Y Challenge - Primary

Maui Carlson, Zachary Zeloda, Mia Harb and Dion Iacobucci are all alumni of William Ruthven Primary School, so it came as no surprise that they were all enthusiastic about returning there to do their Youth Challenge volunteering.

Mia seemed to summarise the feelings of the WRSC team when she explained that it feels really good to give back to the school and the teachers that have given these students such a good start in life.

At times, the WRSC team of volunteers were placed in particular classrooms, but on the whole they took on flexible roles, doing work for a variety of teachers. Maui lists a wide range of administrative tasks undertaken by the students. Laminating, sorting student work into folders, stapling assignments, sorting portfolios … the work seems endless.

“We go from teacher to teacher, taking up the slack”, he says.

Maui has found the relationship aspect of volunteering easy.

“Getting on with the students and teachers is easy. I see my job as creating opportunities for the people I work with”.

Maui’s positive outlook should sit him in good stead in what he hopes will be his future career, forensics.

Zachary’s work has focussed mainly on Stephanie Menikou’s Grade 5/6 class. Zachary already has an after school job at KFC, so he has a realistic understanding of the responsibilities of an employee. This goes some way in explaining the glowing assessment he earned from his supervisor.

“He has a good nature, and just has wonderful way of speaking to the students. He is excellent at following instructions and quite frankly his work has been brilliant.”

Zachary endures the theory work associated with Y Challenge, but wishes that both weekly periods could be given over to the practical volunteering.

“I’ve loved the freedom and the responsibilities I’ve been given,” he says. “If I can do Y Challenge next term, I’d like to try to get an even more challenging placement.”

Similarly, Dion finds it easy to interact with the younger children and thrives on the fact that the children love talking to him.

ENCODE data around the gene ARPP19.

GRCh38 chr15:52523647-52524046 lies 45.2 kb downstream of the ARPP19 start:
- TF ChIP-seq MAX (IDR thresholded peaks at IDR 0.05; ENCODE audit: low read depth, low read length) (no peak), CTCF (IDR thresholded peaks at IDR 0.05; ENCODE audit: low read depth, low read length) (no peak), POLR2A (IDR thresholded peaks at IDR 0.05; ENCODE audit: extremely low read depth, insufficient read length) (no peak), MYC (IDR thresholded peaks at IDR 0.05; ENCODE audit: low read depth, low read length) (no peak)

“As well as the WRSC team of volunteers, there are also helpers from La Trobe University,” Dion says.

“But what we’ve noticed is that the little kids seem to interact better with us. Maybe it’s because we are closer to them in age”.

While Dion enjoys the work, he doesn’t view it through rose-coloured glasses.

“It can be really challenging to work with students at such different ability levels,” he says.

“They have different abilities and need different support. Of course there is also the issue, on rare occasions, of dealing with behaviour”.

Dion loves creative arts and particularly music and is thinking about offering to take his instrument to the primary school and asking his supervisor, Ms Marcon if there is a way of working music into the more relaxed program that the school runs on Friday afternoons.

While some of the WRSC volunteers have found it easy to interact with the younger students, Ms Khaazal noticed that Mia needed more time to get into the swing of the classwork.

Mia’s way into the volunteering placement was through the myriad administrative duties that Ms Khazaal passed over to her. Mia was pleased to help.

”I think there aren’t enough hours in the day for a class teacher to do all the jobs, let alone give the younger students the help they individually need,” she says.

“I think it’s good for the children to have different people in the classroom, so they can learn to get over their shyness and learn to ask for help without being scared.”

Mia’s passion is photography and she is already wondering if it might be possible to go into a field like childrens’ portraiture.

– Report by Lillian Leptos